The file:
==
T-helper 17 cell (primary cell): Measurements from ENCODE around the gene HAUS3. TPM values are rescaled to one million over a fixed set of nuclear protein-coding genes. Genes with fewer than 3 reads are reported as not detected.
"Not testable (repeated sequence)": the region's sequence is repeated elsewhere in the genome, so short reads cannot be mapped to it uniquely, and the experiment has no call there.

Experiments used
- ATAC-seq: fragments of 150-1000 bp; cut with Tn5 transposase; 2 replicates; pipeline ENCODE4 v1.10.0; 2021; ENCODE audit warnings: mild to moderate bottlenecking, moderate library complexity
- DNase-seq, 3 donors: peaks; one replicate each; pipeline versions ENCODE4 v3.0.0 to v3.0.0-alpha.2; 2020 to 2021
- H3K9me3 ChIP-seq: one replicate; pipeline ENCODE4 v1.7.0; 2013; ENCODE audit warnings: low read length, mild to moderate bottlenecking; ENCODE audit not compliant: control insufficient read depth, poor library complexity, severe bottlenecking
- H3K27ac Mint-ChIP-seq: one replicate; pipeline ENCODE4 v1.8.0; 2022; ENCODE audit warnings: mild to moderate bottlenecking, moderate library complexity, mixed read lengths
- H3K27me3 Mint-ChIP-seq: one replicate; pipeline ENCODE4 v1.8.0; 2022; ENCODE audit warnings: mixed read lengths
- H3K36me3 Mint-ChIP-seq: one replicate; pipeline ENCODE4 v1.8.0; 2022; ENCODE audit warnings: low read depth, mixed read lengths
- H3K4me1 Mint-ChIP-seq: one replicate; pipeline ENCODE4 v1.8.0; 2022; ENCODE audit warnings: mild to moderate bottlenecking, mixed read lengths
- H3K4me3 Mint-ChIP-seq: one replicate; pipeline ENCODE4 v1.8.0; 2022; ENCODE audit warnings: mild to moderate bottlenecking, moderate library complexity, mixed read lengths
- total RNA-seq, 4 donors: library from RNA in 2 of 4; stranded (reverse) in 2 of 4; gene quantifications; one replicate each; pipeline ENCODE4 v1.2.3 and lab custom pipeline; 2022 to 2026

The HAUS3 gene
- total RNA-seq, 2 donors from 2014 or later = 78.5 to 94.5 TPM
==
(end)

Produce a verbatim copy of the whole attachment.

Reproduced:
T-helper 17 cell (primary cell): Measurements from ENCODE around the gene HAUS3. TPM values are rescaled to one million over a fixed set of nuclear protein-coding genes. Genes with fewer than 3 reads are reported as not detected.
"Not testable (repeated sequence)": the region's sequence is repeated elsewhere in the genome, so short reads cannot be mapped to it uniquely, and the experiment has no call there.

Experiments used
- ATAC-seq: fragments of 150-1000 bp; cut with Tn5 transposase; 2 replicates; pipeline ENCODE4 v1.10.0; 2021; ENCODE audit warnings: mild to moderate bottlenecking, moderate library complexity
- DNase-seq, 3 donors: peaks; one replicate each; pipeline versions ENCODE4 v3.0.0 to v3.0.0-alpha.2; 2020 to 2021
- H3K9me3 ChIP-seq: one replicate; pipeline ENCODE4 v1.7.0; 2013; ENCODE audit warnings: low read length, mild to moderate bottlenecking; ENCODE audit not compliant: control insufficient read depth, poor library complexity, severe bottlenecking
- H3K27ac Mint-ChIP-seq: one replicate; pipeline ENCODE4 v1.8.0; 2022; ENCODE audit warnings: mild to moderate bottlenecking, moderate library complexity, mixed read lengths
- H3K27me3 Mint-ChIP-seq: one replicate; pipeline ENCODE4 v1.8.0; 2022; ENCODE audit warnings: mixed read lengths
- H3K36me3 Mint-ChIP-seq: one replicate; pipeline ENCODE4 v1.8.0; 2022; ENCODE audit warnings: low read depth, mixed read lengths
- H3K4me1 Mint-ChIP-seq: one replicate; pipeline ENCODE4 v1.8.0; 2022; ENCODE audit warnings: mild to moderate bottlenecking, mixed read lengths
- H3K4me3 Mint-ChIP-seq: one replicate; pipeline ENCODE4 v1.8.0; 2022; ENCODE audit warnings: mild to moderate bottlenecking, moderate library complexity, mixed read lengths
- total RNA-seq, 4 donors: library from RNA in 2 of 4; stranded (reverse) in 2 of 4; gene quantifications; one replicate each; pipeline ENCODE4 v1.2.3 and lab custom pipeline; 2022 to 2026

The HAUS3 gene
- total RNA-seq, 2 donors from 2014 or later = 78.5 to 94.5 TPM